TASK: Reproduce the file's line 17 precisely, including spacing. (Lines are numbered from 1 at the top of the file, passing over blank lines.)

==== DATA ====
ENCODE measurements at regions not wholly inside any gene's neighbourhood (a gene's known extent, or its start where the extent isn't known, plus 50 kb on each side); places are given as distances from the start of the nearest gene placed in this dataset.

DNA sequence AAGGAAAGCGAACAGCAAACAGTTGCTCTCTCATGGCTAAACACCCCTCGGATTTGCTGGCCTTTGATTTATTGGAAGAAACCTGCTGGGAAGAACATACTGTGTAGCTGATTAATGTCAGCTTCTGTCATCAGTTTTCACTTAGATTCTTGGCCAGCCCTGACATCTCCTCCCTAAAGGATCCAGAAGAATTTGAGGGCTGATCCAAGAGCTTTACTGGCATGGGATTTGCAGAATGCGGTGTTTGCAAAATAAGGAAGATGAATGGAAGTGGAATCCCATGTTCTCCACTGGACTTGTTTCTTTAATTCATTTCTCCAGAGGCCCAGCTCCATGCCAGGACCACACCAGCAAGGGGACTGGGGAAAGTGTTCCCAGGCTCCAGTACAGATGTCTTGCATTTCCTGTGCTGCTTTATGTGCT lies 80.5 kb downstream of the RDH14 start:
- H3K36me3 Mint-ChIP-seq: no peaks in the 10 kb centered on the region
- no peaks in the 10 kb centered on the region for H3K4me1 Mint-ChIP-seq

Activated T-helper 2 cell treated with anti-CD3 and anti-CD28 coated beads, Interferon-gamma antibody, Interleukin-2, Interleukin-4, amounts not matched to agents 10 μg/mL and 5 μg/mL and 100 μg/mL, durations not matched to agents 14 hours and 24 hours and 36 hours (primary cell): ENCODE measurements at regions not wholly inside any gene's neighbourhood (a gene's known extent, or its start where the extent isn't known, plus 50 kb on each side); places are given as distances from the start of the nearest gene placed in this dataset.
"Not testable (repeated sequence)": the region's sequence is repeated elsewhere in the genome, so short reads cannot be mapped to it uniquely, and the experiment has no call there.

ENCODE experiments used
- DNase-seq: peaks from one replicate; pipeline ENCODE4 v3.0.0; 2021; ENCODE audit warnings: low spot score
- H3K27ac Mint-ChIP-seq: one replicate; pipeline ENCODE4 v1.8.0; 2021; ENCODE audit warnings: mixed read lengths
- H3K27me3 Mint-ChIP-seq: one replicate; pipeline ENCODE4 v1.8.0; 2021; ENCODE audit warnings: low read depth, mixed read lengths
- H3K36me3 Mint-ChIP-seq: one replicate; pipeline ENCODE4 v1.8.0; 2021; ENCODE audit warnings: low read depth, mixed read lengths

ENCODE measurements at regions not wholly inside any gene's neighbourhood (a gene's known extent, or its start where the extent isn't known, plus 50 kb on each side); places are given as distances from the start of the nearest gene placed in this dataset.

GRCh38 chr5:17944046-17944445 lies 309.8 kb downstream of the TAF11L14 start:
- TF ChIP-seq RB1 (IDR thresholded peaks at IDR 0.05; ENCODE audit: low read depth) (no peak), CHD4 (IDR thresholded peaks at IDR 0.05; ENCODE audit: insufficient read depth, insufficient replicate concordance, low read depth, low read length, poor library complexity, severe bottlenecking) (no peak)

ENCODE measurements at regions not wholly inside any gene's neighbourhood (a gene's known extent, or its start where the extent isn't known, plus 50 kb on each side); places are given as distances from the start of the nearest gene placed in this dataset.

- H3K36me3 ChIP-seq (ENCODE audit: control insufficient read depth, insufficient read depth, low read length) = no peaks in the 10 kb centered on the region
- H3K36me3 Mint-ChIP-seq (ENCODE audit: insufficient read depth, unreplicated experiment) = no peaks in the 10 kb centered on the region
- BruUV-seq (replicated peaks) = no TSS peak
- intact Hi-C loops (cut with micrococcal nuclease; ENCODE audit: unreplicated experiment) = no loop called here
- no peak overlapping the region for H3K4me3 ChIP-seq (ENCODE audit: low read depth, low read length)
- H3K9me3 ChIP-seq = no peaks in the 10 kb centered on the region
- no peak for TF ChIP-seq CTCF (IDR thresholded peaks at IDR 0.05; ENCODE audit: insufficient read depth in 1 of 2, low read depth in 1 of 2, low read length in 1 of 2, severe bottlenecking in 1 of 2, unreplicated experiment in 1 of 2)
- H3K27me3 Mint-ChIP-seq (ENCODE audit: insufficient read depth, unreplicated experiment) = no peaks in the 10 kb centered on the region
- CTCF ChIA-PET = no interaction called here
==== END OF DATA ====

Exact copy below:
- H3K36me3 Mint-ChIP-seq (ENCODE audit: insufficient read depth, unreplicated experiment) = no peaks in the 10 kb centered on the region